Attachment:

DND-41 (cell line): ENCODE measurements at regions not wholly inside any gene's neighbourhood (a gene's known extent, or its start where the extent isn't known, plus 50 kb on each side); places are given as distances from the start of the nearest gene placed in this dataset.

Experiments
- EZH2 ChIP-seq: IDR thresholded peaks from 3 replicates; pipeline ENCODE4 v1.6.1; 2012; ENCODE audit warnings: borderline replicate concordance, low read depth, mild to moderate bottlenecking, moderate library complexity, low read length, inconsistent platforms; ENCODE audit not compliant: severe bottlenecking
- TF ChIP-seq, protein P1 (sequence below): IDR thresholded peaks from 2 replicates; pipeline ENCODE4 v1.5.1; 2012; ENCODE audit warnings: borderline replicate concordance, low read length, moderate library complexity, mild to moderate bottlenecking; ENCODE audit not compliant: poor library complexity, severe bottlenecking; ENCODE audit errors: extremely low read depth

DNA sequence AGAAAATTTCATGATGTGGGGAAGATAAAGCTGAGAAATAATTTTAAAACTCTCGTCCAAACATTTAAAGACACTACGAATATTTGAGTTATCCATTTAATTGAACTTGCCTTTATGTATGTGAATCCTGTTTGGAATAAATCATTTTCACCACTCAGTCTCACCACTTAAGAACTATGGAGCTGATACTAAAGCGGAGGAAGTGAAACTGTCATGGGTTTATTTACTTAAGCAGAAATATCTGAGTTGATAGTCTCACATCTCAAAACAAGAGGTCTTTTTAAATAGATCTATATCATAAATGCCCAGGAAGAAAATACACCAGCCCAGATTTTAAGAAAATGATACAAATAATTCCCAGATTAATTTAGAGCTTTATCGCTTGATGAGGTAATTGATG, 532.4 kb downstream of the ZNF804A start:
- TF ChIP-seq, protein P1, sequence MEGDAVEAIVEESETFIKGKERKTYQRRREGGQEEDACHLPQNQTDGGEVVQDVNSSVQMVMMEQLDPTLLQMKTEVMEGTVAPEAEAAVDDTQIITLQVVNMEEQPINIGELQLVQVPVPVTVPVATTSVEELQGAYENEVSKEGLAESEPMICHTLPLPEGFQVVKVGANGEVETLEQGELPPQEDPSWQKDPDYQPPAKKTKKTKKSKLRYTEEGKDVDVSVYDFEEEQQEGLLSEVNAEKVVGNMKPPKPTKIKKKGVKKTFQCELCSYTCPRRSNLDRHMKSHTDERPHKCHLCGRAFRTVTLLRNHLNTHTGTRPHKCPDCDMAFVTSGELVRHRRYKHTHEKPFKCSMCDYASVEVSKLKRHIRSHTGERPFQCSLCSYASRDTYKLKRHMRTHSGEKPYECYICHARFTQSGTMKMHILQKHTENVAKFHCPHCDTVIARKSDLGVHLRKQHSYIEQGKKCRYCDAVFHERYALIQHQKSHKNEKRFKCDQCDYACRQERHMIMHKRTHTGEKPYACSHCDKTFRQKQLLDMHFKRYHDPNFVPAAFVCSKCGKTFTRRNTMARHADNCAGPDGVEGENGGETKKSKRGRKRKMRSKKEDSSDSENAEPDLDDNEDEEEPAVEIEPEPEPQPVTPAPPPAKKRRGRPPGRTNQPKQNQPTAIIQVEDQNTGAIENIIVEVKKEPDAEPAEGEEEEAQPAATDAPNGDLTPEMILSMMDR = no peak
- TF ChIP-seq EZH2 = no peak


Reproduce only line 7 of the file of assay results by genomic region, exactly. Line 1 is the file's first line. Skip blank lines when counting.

- TF ChIP-seq EZH2 = no peak